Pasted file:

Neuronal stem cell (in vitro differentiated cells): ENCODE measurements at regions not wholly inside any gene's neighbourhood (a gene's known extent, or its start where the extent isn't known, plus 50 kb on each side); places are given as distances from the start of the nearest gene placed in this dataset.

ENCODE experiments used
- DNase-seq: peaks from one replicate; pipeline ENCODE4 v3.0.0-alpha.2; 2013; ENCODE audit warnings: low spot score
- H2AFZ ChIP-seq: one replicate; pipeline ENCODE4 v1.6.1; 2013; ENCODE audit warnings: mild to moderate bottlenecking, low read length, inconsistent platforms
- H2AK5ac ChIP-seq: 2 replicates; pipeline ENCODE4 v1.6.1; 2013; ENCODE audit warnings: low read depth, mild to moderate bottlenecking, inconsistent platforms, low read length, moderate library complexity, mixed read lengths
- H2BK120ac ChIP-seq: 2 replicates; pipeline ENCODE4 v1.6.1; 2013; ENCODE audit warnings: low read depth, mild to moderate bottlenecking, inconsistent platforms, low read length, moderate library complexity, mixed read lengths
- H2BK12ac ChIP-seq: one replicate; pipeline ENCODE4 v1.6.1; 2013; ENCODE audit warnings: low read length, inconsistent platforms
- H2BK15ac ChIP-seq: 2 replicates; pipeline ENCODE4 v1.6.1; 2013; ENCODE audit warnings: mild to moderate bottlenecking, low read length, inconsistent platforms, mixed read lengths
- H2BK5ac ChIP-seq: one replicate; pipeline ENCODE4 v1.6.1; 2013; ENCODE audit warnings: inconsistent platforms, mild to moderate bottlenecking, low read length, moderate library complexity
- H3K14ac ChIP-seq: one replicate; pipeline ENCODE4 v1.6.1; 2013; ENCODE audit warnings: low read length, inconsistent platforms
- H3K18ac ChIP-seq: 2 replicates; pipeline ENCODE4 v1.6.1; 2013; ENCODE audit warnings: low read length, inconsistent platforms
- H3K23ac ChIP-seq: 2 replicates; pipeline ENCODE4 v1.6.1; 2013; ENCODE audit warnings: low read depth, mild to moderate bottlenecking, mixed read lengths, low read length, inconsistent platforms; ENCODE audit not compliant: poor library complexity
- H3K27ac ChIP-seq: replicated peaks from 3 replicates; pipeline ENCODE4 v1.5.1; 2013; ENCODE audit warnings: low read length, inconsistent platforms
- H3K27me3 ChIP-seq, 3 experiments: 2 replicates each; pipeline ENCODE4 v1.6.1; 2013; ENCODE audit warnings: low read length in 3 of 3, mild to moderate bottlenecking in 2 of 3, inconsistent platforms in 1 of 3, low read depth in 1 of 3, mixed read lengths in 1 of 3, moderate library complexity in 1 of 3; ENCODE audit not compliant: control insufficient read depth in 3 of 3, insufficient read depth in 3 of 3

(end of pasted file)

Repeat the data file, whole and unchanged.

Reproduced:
Neuronal stem cell (in vitro differentiated cells): ENCODE measurements at regions not wholly inside any gene's neighbourhood (a gene's known extent, or its start where the extent isn't known, plus 50 kb on each side); places are given as distances from the start of the nearest gene placed in this dataset.

ENCODE experiments used
- DNase-seq: peaks from one replicate; pipeline ENCODE4 v3.0.0-alpha.2; 2013; ENCODE audit warnings: low spot score
- H2AFZ ChIP-seq: one replicate; pipeline ENCODE4 v1.6.1; 2013; ENCODE audit warnings: mild to moderate bottlenecking, low read length, inconsistent platforms
- H2AK5ac ChIP-seq: 2 replicates; pipeline ENCODE4 v1.6.1; 2013; ENCODE audit warnings: low read depth, mild to moderate bottlenecking, inconsistent platforms, low read length, moderate library complexity, mixed read lengths
- H2BK120ac ChIP-seq: 2 replicates; pipeline ENCODE4 v1.6.1; 2013; ENCODE audit warnings: low read depth, mild to moderate bottlenecking, inconsistent platforms, low read length, moderate library complexity, mixed read lengths
- H2BK12ac ChIP-seq: one replicate; pipeline ENCODE4 v1.6.1; 2013; ENCODE audit warnings: low read length, inconsistent platforms
- H2BK15ac ChIP-seq: 2 replicates; pipeline ENCODE4 v1.6.1; 2013; ENCODE audit warnings: mild to moderate bottlenecking, low read length, inconsistent platforms, mixed read lengths
- H2BK5ac ChIP-seq: one replicate; pipeline ENCODE4 v1.6.1; 2013; ENCODE audit warnings: inconsistent platforms, mild to moderate bottlenecking, low read length, moderate library complexity
- H3K14ac ChIP-seq: one replicate; pipeline ENCODE4 v1.6.1; 2013; ENCODE audit warnings: low read length, inconsistent platforms
- H3K18ac ChIP-seq: 2 replicates; pipeline ENCODE4 v1.6.1; 2013; ENCODE audit warnings: low read length, inconsistent platforms
- H3K23ac ChIP-seq: 2 replicates; pipeline ENCODE4 v1.6.1; 2013; ENCODE audit warnings: low read depth, mild to moderate bottlenecking, mixed read lengths, low read length, inconsistent platforms; ENCODE audit not compliant: poor library complexity
- H3K27ac ChIP-seq: replicated peaks from 3 replicates; pipeline ENCODE4 v1.5.1; 2013; ENCODE audit warnings: low read length, inconsistent platforms
- H3K27me3 ChIP-seq, 3 experiments: 2 replicates each; pipeline ENCODE4 v1.6.1; 2013; ENCODE audit warnings: low read length in 3 of 3, mild to moderate bottlenecking in 2 of 3, inconsistent platforms in 1 of 3, low read depth in 1 of 3, mixed read lengths in 1 of 3, moderate library complexity in 1 of 3; ENCODE audit not compliant: control insufficient read depth in 3 of 3, insufficient read depth in 3 of 3